In our opinion, the selection of the commodity for the regulation of forward trading in it or of prohibition of such trading can only be left to the Government and the purpose for which the power is to be used and the machinery created for the investigation furnish sufficient guidance as to preclude any challenge on the ground of a violation of Article 14.
11. In the statement of objects and reasons appended to Bill No. 32 of 1960 when amendments were made in Section 12 of the Act by the Rubber Amendment Act, 1960, it was stated inter alia :
This method of collection of the cess provided under the Act has led to considerable evasion of cess by the owners of the estates, either by evasion of registration or by failure to submit correct returns or any returns at all. There are about 26,000 estates under production in the country and most of them are small holdings. Many of them do not render returns of production to the Rubber Board and thus evade payment of duty. From October, 1947 to December 1954, it was found that 20,608 tons of rubber escaped assessment and the Board suffered during the period a loss of Rs. 2.30,805. The Rubber Board estimates that under the present system there is no likelihood of more than 65 per cent of the potential revenue being realised each year.
With a view to improving the efficiency of collection, it is proposed to amend Section 12 of the Act so as to enable the cess to be collected either from the owners or the manufacturer who ultimately consumes the rubber produced in the estates.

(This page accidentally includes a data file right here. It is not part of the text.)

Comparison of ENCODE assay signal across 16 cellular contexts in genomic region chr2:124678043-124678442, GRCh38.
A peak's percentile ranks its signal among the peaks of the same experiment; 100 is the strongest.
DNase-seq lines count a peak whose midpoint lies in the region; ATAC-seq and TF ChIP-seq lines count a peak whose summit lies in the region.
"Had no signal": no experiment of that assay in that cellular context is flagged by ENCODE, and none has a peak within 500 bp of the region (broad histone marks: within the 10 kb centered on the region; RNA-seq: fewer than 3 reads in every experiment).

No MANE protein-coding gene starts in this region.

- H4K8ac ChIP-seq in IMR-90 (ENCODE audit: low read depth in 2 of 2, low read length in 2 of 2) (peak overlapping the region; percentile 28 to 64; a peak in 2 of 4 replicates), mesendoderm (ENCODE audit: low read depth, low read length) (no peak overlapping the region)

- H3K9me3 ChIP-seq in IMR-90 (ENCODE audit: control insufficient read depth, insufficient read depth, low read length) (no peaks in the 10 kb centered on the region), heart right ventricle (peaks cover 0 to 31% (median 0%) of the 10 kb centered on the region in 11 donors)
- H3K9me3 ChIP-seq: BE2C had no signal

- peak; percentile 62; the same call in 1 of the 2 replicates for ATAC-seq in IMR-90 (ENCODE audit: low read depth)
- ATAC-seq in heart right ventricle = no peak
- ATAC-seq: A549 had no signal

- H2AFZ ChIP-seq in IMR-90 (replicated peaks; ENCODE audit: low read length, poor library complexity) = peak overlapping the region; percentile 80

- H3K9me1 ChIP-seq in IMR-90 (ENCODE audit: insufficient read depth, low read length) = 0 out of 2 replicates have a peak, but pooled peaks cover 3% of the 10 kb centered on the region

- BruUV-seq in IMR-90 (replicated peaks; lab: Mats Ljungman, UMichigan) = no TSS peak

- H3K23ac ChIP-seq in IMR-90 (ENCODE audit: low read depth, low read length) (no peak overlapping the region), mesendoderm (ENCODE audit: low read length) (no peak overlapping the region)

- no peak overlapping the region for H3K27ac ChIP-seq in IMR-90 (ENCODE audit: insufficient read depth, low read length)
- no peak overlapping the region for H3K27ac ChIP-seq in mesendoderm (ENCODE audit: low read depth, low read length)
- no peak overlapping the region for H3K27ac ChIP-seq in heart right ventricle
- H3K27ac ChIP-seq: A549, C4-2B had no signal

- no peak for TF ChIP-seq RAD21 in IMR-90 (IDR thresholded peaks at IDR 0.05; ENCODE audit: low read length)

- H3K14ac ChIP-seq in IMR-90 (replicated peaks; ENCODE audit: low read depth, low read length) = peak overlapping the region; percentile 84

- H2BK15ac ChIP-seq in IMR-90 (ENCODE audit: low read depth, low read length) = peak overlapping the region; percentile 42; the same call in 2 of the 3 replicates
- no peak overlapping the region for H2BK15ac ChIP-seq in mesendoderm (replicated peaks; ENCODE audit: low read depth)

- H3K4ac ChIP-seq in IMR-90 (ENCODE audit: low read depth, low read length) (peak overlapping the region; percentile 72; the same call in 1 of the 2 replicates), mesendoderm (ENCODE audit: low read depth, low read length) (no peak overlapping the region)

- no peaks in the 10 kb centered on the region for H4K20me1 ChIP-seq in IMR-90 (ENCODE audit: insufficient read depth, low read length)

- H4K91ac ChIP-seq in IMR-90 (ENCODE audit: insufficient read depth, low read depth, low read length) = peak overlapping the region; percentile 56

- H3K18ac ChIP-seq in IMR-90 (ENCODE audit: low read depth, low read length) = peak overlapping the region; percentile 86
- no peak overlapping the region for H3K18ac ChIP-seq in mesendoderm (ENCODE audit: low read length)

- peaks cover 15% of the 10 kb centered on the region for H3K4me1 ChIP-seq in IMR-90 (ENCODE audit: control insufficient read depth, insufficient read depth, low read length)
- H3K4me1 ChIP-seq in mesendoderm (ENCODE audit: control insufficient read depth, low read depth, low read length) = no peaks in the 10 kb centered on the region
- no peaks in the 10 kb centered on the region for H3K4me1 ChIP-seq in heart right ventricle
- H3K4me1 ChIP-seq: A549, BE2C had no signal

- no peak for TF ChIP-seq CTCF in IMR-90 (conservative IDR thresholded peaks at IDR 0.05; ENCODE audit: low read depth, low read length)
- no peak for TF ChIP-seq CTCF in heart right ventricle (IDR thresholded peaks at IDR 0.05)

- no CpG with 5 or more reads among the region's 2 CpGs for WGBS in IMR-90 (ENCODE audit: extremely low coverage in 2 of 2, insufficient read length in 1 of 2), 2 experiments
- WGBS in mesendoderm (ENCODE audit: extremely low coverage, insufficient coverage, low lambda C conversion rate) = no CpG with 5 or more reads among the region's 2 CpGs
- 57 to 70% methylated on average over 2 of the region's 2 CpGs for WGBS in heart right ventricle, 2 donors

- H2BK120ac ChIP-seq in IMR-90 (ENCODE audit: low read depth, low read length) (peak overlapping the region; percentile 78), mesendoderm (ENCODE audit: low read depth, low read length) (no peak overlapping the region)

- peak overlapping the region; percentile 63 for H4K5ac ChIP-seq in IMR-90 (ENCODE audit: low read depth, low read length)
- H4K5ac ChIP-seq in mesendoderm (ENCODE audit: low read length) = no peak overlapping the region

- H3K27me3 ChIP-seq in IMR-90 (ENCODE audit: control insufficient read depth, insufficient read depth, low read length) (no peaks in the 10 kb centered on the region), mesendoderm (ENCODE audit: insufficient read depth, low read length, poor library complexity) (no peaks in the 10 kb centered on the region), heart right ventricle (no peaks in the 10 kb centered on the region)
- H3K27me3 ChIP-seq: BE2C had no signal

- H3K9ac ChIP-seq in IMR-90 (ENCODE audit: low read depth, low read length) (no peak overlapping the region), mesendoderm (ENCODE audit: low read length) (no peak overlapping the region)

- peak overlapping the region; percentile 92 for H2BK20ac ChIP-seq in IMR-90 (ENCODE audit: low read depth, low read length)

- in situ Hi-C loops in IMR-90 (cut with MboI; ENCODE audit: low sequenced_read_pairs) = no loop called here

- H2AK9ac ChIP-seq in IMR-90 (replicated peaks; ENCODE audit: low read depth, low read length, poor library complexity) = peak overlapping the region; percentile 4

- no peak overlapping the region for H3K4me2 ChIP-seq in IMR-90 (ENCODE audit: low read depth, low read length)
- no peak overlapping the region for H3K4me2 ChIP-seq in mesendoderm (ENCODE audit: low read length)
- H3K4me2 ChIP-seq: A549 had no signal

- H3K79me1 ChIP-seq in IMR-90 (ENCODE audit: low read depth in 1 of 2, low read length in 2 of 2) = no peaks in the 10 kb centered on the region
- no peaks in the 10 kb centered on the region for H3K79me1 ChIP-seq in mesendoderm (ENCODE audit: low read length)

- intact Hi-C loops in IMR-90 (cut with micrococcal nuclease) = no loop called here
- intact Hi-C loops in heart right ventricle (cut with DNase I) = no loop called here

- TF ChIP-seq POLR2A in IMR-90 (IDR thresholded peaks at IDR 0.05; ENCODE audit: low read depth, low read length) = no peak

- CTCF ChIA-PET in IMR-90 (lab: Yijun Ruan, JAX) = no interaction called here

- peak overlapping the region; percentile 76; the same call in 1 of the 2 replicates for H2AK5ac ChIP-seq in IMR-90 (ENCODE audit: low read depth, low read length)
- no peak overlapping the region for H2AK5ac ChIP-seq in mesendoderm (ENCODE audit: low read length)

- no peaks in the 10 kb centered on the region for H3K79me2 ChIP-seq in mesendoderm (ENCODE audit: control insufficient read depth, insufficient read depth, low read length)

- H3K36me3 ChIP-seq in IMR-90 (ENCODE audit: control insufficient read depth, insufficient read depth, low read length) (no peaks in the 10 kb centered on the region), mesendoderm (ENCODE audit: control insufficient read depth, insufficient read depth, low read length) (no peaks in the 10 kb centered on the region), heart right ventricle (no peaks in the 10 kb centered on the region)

There are at present 347 registered rubber manufacturers in the country. It is felt that it would be far more easy to collect the cess from a small number of manufacturers than from about 26,000 producers whose number will increase year by year. The proposed amendment of Section 12 in the amending Bill is an enabling measure for the administrative change in the method of collection being contemplated.
Although it may not be permissible to take the statement of objects and reasons into consideration for construing the provisions of an Act the facts contained in such a statement can certainly be looked at for the purpose of seeing any alleged infringement of Article 14. It is quite clear from the data given that the Rubber Board was finding it difficult to levy and, collect the duty from the owners of rubber estates and it was considered that it would be much easier to collect the same from the manufacturers. The Board was, therefore, to collect the duty in accordance with the rules made in this behalf by the Central Government. Thus it was necessary, in view of the entire facts and circumstances stated before, that it should be left to the rule-making authority to indicate the cases and the circumstances in which the duty of excise was to be collected from the owner or the manufacturer respectively. It was open to the rule making authority to vary the rules according to the changing, circumstances and conditions. The Board which was a high powered body was mainly responsible for collection of the duty and the rules would naturally be made in consultation with it from time to time. We are unable to see how the challenge on the ground of discrimination under Article 14 can be sustained in view of all these reasons. It does not appear that the Board can discriminate in an arbitrary manner between owners of rubber estates and the manufacturers or between persons inter se of the same category.